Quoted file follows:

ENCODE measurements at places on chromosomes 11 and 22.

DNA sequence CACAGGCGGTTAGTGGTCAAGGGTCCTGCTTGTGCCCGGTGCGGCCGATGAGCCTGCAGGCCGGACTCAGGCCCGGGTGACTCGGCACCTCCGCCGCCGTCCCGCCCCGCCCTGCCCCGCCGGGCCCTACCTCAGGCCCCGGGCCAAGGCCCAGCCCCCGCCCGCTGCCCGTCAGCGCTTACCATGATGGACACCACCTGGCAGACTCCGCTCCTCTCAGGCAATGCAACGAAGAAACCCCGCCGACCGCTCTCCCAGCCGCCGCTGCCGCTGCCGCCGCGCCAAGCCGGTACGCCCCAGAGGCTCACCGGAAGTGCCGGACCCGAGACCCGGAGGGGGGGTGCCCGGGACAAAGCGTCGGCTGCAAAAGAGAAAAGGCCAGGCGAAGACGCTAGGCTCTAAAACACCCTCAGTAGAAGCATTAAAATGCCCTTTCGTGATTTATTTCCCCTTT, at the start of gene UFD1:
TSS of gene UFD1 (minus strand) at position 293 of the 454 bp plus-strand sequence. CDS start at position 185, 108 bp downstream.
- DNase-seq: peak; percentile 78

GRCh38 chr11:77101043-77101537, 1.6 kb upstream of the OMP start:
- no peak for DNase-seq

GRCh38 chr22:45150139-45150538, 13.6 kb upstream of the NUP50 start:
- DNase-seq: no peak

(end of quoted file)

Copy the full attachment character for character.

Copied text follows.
ENCODE measurements at places on chromosomes 11 and 22.

DNA sequence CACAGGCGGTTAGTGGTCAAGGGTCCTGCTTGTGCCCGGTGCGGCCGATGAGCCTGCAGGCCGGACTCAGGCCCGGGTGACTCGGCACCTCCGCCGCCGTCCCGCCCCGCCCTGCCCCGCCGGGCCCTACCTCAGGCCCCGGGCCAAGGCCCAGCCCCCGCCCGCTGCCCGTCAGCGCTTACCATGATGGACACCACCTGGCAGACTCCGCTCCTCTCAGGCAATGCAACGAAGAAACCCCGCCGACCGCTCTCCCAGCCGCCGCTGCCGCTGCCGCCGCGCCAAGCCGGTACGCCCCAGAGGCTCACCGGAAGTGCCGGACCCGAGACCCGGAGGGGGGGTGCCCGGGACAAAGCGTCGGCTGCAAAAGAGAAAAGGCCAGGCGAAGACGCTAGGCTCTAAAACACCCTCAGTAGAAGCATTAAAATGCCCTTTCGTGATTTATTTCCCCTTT, at the start of gene UFD1:
TSS of gene UFD1 (minus strand) at position 293 of the 454 bp plus-strand sequence. CDS start at position 185, 108 bp downstream.
- DNase-seq: peak; percentile 78

GRCh38 chr11:77101043-77101537, 1.6 kb upstream of the OMP start:
- no peak for DNase-seq

GRCh38 chr22:45150139-45150538, 13.6 kb upstream of the NUP50 start:
- DNase-seq: no peak